“In Prague they're talking about how Germans from the FRG are speaking about the forthcoming occupation of the Sudeten region, just as Israel seized the Arab territories, and then they'll have to let the UN get involved in the matter.”
Petro Iosifivich Grimut, a CPSU member who was born in 1938 and works as a supervisor at the automobile factory in Mizhhir'ya, said:
“Being in the CSSR on a visit to my uncle, Nikolaj Grimut, who is a pensioner, I heard such statements as: ‘We all hate the Communists of the Soviet Union and especially (and here he names one of the leaders of the CPSU). 187 Even Khrushchev did not permit such interference in the affairs of foreign countries as he is doing now, but our country will move along its own path of development, and we will get by without help from the Soviet Union.'”
Another citizen of the CSSR, Georgi Klevec, who was born in 1919 and is a native of Repinne village in the Mizhhir'ya district, spoke with great malevolence about the Soviet Union and [Soviet] Communists.
Nikolaj Grimut and Georgi Klevec intend to travel to Transcarpathia this year on personal business.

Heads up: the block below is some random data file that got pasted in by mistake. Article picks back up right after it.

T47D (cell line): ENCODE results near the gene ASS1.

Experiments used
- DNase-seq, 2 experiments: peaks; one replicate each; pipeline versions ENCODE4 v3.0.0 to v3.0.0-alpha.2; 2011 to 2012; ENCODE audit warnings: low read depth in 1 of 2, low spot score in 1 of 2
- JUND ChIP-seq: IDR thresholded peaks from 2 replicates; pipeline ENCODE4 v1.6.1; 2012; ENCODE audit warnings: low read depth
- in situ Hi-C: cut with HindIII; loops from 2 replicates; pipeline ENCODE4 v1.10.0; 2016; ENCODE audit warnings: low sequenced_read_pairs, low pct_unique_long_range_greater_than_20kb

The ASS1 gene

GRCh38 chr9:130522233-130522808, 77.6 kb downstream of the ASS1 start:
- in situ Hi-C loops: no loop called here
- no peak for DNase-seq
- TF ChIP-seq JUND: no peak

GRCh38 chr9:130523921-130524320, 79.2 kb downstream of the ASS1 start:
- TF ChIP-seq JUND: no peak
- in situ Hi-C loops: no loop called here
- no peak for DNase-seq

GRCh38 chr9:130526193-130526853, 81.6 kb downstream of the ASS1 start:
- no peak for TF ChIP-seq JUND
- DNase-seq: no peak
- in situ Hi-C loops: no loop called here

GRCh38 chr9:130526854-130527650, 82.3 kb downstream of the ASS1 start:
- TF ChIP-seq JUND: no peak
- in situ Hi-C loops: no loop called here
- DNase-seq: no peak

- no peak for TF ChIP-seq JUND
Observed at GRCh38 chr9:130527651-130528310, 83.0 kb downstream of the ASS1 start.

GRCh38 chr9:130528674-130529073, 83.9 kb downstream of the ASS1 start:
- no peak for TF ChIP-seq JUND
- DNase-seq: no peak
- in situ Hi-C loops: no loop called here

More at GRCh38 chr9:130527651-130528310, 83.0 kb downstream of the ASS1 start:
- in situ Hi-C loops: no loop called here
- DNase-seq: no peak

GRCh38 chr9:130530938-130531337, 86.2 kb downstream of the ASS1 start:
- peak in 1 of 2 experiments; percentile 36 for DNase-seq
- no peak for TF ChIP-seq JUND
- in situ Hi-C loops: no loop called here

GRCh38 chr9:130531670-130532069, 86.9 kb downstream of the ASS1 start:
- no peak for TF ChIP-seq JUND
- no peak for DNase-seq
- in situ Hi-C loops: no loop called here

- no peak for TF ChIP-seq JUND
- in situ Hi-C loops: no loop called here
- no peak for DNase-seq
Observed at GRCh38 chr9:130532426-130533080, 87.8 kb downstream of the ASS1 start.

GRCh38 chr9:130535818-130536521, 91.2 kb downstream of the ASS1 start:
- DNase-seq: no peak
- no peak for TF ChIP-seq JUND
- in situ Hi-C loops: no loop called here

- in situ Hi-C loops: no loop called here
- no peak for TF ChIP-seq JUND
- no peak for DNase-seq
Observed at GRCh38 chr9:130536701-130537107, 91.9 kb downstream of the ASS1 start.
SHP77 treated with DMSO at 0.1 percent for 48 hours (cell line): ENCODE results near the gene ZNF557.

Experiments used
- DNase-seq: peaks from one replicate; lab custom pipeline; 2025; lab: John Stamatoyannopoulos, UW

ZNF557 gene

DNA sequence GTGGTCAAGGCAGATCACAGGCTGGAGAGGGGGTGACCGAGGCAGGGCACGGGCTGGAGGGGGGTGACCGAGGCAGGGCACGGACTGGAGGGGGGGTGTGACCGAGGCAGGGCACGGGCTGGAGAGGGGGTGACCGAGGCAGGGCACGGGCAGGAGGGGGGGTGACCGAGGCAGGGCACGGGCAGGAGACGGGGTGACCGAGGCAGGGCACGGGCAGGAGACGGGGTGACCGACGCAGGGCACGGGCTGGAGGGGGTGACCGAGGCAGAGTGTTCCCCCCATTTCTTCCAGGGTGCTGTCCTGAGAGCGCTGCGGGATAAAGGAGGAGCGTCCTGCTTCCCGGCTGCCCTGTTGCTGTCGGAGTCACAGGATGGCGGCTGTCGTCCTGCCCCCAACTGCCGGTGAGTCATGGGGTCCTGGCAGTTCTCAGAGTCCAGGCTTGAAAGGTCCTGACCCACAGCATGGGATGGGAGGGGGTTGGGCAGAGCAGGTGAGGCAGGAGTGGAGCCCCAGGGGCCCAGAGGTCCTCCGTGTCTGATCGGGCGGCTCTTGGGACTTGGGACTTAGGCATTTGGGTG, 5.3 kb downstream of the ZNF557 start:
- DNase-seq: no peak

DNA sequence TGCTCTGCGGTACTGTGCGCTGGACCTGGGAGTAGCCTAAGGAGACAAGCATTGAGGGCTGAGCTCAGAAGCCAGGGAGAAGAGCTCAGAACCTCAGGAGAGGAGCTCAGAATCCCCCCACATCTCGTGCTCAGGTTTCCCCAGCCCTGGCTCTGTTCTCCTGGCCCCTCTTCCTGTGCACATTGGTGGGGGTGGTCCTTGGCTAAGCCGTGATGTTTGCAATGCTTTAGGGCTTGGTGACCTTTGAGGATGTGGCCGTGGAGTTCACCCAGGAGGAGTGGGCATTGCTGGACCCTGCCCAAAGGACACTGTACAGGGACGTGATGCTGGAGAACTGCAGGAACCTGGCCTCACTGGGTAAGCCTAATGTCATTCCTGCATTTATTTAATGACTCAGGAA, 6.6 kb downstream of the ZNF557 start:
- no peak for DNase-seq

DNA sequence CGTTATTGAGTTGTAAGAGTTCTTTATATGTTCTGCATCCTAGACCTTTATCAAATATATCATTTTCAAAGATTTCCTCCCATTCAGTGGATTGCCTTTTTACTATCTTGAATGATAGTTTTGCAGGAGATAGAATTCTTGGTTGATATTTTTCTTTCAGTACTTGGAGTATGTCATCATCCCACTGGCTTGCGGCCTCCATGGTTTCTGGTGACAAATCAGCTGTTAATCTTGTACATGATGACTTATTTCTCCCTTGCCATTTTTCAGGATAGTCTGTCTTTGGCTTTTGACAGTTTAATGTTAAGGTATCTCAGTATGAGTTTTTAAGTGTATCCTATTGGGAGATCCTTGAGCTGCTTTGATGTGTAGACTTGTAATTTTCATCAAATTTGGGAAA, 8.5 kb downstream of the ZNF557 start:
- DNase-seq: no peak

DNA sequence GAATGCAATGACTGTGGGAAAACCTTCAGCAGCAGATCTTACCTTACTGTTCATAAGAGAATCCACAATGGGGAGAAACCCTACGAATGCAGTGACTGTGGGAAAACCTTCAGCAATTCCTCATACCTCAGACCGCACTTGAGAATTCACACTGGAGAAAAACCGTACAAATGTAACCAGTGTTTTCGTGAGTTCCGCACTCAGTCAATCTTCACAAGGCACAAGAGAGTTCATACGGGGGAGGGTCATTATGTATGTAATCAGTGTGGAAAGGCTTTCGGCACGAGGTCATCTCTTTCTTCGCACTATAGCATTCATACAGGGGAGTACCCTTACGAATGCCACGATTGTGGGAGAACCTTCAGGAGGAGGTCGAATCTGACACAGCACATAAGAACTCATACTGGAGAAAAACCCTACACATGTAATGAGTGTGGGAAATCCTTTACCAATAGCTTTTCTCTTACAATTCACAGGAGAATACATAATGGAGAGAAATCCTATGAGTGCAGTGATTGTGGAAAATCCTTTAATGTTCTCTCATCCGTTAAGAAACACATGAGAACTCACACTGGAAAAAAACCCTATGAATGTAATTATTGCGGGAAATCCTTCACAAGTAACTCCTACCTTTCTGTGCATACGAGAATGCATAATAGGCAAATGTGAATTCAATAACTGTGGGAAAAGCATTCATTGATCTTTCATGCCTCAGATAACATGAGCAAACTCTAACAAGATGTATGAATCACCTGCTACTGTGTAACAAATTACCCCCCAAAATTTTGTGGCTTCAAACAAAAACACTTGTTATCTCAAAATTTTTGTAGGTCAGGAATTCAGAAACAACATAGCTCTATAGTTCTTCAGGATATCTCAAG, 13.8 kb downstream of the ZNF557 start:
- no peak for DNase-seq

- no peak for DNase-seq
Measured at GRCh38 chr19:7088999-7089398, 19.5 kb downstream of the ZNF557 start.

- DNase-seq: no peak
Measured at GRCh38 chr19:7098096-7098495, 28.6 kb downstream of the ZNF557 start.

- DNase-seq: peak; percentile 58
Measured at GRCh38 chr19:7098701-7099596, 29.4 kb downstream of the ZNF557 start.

L. F. Bolyubakh, a foreman at the Mizhhir'ya autopark and CPSU member who was born in 1919 and who recently traveled to the CSSR as a tourist, reports that one of the CSSR citizens in Prague told Soviet tourists the following:
“You come here simply to buy things. You in the Soviet Union do not have, and never had, any sort of truth and justice. You just live a big lie.”
In addition, Bolyubakh says that a huge number of Germans, predominantly young people, are currently in the CSSR.
Gabriel Putraš, who is living in Prague and is obviously a clergyman, writes in a letter to the secretary of the Mukachevo diocese, Mykola Logoida:
“To our great regret, we on this occasion can in no way give a happy account of the life of our church. In Eastern Slovakia the Uniates have risen again, which has inflamed passions, as manifested by egoism, crude invective, and hatred toward everything that comes from the East, even toward things that are objectively good. . . . If the government completely rescinds the decision made in the 1950s to disband the Uniates in our country and does not return things to where they were on 1.1.1968 as we propose, the Uniates will be fully reestablished in all the parishes where they operated
The priest Ivan Puškaš, who arrived in Uzhhorod from Eastern Slovakia (in the CSSR), said in a conversation with the Uzhhorod priest Dmytrii Shoka:
“The Greek-Catholic episcopate is already active and is taking priests and parishes into the Uniate church.”
I. Šcada, a resident of Brno, writes to his relatives in Mukachevo:
“A situation has arisen here that is turning into a revolution. Everything is returning to the past, and very little of socialism remains. They're rehabilitating all elements supportive of Masaryk.”